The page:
The underlying reason for the perhaps surprisingly platformlike nature of car services is that it is very difficult for passengers to negotiate with drivers. When you need a ride, you probably have no idea what a reasonable price for it is. This is in part because the cost for the driver is not always the same; it’s much lower, for instance, if he anticipates a return fare from someone located at your destination. Meanwhile, drivers who might pick you up don’t know how much you are willing to pay. Shopping around and haggling—the solution to this problem in other market settings—doesn’t work when people need a car here and now, where thousands of people are frantically trying to hail thousands of drivers. (That’s also why no one has proposed an eBay for taxi services in which drivers bid for your patronage.) The historical solution of this problem, as economists Edward Gallick and David Sisk explain, was price regulation by the government. Under this system, drivers charge the average cost of a trip (on a per-mile basis, once meters were invented). The price is always predictable (which pleases the customer) while the driver’s gain on low-cost trips offsets his loss on high-cost trips.
Nothing is new under the sun, and that includes the Uber controversy. Price regulation of taxis was thrown into disarray in the 1920s when mass production drove down the cost of cars. When that happened, anyone, including part-timers, could pick up a passenger for a high fare during times of peak demand, depriving the taxis of fares from low-cost trips that they needed to survive and reintroducing price confusion. Governments invented the medallion system to block the part-timers from unraveling the market by siphoning off the lowest-cost fares.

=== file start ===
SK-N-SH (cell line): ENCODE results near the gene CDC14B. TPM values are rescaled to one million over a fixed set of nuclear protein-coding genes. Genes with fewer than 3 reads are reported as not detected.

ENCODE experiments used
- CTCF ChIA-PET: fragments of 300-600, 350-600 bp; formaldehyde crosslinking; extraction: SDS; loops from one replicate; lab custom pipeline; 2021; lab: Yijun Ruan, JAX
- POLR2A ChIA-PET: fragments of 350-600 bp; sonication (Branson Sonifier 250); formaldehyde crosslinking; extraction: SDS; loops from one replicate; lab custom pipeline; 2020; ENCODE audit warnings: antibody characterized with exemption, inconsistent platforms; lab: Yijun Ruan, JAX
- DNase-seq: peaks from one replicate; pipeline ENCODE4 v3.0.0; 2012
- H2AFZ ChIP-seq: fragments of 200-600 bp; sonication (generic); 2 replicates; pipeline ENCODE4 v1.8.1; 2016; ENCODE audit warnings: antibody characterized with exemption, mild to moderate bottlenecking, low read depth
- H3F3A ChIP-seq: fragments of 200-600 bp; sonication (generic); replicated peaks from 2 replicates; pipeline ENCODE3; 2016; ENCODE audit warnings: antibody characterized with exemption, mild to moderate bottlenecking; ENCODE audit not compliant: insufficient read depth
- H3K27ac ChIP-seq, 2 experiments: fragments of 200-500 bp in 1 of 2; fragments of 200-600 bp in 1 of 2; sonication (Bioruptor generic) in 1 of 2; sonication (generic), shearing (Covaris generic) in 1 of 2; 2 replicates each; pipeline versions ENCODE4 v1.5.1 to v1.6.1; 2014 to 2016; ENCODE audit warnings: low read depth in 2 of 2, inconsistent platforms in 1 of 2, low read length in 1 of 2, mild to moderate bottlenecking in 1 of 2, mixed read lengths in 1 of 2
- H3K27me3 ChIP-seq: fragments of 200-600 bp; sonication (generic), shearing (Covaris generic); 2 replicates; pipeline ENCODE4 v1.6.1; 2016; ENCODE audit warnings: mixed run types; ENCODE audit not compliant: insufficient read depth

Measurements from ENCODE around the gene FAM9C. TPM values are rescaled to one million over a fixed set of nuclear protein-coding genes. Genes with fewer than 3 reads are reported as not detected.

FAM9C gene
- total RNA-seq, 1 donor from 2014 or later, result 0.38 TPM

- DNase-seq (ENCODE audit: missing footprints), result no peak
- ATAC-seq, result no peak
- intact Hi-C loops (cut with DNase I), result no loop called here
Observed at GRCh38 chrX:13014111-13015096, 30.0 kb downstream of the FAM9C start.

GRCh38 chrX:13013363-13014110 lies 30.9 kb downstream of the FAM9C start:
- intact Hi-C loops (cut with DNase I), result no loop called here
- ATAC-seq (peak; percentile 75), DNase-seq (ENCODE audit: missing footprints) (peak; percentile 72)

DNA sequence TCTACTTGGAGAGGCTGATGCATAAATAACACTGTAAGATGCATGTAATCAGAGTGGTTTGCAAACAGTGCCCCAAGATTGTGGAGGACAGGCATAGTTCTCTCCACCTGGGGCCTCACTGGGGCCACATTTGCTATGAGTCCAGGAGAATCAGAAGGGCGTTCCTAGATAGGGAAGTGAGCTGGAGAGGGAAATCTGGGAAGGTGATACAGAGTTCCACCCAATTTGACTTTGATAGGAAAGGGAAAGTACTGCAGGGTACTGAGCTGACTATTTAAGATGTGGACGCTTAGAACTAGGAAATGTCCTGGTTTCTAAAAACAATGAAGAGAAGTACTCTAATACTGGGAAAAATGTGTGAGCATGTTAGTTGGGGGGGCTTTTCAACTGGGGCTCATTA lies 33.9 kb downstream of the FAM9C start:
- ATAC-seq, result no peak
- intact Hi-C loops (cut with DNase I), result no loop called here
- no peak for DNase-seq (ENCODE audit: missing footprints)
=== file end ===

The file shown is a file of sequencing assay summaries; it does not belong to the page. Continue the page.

Uber is replaying this story. Its technology allows part-timers to re-enter the market and grab the low-cost passengers away from taxis. Eventually, Uber may displace taxis altogether. But Uber itself uses a version of average-cost pricing; all Uber drivers charge you the same amount, based on congestion as well as distance. So unless Uber can block competition the way taxis have, its own system will unravel, and we’ll be back where we started.
As Uber disrupts the market, it reintroduces the price confusion that led to taxi regulation in the first place, just as in the 1920s. The Uber passengers who complain about surge pricing are right to be annoyed. They have no idea whether they are paying a reasonable price or are being ripped off. Because taxi drivers cannot raise prices on New Year’s, most of them stay home. And Lyft is not much of a presence. That means that Uber is the only game in town, and as a monopolist, it can charge a price well above what is necessary to persuade drivers to climb out of bed and into the driver’s seat. The recurrent rejoinder—you don’t have to use Uber if you don’t want to pay the price—is a response that any monopolist could make, and has never been justification for charging people above cost. Of course, we don’t know that Uber overcharges us. But since Uber has made no secret that it is a profit-maximizing entity—indeed, it demonstrates a kind of infantile pride about its ruthlessness—we should, taking it at its word, assume that it charges the highest price it can get away with.
But whether or not Uber does overcharge people now, sooner or later—once it displaces taxis and dominates markets—it will. At the same time, new entrants will also try to unravel Uber just as Uber is unraveling the taxi system. Unfortunately, Uber can’t counter this problem just by charging the market price. At that point, price regulation and licensing will be necessary.